And then there’s Italy, which just had a bond auction with disastrously bad bid-to-cover ratios and catastrophic yields. Italy is now grasping at straws, with the latest straw being the hope that China will bail out Italy by purchasing mountains of worthless Italian debt. But China has already made clear that it has no intention of doing that. What China intends to do is buy Italy, or at least the parts that are still worth buying. What money China decides to invest in Italy will be in the form of equities purchases, not debt purchases. To the extent that China buys any Italian debt, it will be a strategic move, in return for the EU granting China full trading status with the EU.
Meanwhile, the FANG nations are sitting on the sidelines watching all of this take place and no doubt wondering why they ever believed it was a good idea to tie themselves economically to the profligate, irresponsible southern-tier nations. And the UK is just happy that it was wise enough to refuse to join the eurozone in the first place, and considering what concessions it should demand in return for supporting the EU treaty changes that are currently being discussed. If the UK has any sense, it will distance itself as far as possible from the EU, negotiating common market status for itself with regard to the EU, but no financial or regulatory ties.
By definition, it’s difficult to predict what will happen in a disorderly Greek bankruptcy. Right now, Greece awaits the decision of the troika that will determine if Greece receives the next tranche of the current bailout. If that decision goes against Greece–which it should based on the facts but may not based on the politics–Greece no longer has anything to lose, and I would expect it to default within days of the decision. If the next tranche is approved, I would expect Greece to wait until it has its hands on that money and then default in short order.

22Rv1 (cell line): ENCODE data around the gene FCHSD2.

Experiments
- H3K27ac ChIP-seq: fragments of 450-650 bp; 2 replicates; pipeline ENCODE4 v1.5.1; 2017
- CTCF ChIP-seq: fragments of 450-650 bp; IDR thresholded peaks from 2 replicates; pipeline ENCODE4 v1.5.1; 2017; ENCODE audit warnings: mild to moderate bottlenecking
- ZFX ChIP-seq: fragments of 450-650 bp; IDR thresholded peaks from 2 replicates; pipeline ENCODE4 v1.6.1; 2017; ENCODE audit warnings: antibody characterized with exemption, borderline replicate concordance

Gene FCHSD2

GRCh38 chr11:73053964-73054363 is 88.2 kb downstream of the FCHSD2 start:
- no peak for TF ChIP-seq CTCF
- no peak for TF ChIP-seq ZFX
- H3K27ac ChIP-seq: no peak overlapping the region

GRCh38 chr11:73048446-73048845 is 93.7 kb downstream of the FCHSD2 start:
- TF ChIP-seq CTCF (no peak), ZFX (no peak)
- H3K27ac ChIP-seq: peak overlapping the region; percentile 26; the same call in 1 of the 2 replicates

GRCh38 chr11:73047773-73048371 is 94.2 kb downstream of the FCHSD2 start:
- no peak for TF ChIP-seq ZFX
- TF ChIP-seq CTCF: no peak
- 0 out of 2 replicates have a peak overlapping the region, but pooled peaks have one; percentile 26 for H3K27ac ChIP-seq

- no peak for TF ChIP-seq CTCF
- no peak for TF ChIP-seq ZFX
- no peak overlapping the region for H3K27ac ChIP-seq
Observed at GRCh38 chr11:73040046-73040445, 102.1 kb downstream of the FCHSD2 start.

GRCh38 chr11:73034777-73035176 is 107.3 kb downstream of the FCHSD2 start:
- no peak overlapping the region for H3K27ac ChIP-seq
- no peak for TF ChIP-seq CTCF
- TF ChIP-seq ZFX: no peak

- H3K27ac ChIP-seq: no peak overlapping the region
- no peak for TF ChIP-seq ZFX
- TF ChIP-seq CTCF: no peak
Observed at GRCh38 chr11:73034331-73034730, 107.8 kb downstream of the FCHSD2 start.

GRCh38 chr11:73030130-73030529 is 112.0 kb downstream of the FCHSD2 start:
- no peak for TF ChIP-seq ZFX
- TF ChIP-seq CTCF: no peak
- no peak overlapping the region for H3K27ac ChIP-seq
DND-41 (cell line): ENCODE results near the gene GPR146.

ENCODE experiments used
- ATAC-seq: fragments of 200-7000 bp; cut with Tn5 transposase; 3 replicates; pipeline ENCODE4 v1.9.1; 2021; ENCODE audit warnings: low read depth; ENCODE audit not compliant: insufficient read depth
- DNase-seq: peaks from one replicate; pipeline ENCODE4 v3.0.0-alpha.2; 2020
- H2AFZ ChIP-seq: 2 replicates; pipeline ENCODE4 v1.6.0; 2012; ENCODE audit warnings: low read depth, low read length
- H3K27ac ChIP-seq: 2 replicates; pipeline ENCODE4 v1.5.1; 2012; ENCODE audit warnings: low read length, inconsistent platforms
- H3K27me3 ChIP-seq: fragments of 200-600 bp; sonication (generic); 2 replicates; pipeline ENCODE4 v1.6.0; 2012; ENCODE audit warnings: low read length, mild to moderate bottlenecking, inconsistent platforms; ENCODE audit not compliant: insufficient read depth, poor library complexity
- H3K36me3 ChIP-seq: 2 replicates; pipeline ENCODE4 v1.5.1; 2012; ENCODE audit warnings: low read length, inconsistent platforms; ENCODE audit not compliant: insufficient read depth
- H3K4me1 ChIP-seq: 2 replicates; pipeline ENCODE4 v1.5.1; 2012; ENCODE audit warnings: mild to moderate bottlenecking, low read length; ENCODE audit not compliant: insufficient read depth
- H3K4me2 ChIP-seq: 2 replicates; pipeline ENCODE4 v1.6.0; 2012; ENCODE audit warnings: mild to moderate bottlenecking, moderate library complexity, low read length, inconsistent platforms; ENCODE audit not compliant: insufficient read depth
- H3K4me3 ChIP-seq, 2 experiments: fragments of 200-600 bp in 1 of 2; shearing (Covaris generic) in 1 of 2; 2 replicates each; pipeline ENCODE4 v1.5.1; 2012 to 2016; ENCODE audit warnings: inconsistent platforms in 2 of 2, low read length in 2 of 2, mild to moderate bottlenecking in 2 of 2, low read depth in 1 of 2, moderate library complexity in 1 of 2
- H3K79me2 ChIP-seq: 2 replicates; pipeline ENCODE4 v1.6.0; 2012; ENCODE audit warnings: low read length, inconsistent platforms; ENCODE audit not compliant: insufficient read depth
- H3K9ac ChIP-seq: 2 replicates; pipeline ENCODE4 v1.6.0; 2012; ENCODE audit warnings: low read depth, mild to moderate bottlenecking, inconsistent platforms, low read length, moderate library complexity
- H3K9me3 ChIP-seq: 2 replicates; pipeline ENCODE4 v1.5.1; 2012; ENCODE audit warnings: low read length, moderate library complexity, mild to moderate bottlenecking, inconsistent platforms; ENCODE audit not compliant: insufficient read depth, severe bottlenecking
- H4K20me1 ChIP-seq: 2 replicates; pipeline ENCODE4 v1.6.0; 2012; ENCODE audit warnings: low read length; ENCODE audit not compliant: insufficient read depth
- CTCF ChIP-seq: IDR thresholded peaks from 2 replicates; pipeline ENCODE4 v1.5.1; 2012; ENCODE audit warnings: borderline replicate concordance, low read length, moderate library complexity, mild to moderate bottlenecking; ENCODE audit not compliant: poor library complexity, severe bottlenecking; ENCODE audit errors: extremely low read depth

The immediate effects of a Greek default will be catastrophic for Italy, Spain, Portugal, and Ireland, all of which will topple quickly into formal default as their banks fail. France and Belgium won’t be far behind, immediately losing access to capital markets, leaving only the FANG nations standing. Those nations will be badly hurt, and will have little option but to re-establish their own local currencies. The euro will plummet through parity with the US dollar, and eventually settle at some small fraction of its current value. Investors in euro-denominated instruments will be wiped out.
Fortunately, the US and UK have limited exposure to euro sovereign and bank debt, but that doesn’t mean we’ll not be badly hurt. Our own industries will be hammered coming and going. Exports from the US and UK to the eurozone will fall off a cliff, as eurozone countries will no longer be able to afford US and UK products. And sales by US and UK companies to their local markets will also suffer as a flood of cheap eurozone products floods those local markets.
And the real bitch is that no one can do anything to stop all this from happening. As Milton Friedman and others warned at the time, this collapse was inevitable because the euro itself had and has a fatal design flaw. The next few years are going to be interesting times in the sense of that old Chinese curse.
13:33 – Hmmm. As I was walking Colin a few minutes ago, I was surprised to see what looked like a full-blown race car parked at the curb a few houses down the street.
As we got closer, I realized that it wasn’t really a CanAm race car, but a facsimile. I checked it out on Google when we got home, and it’s apparently a one-off built by Dick Bear around a Honda two-liter four-cylinder engine as a facsimile of the McLaren M8B. It looks a bit worse for wear now compared to the image, but it still looks like a fun car to drive on nice days. It’s street-legal, as confirmed by its North Carolina license plate, MCBEAREN.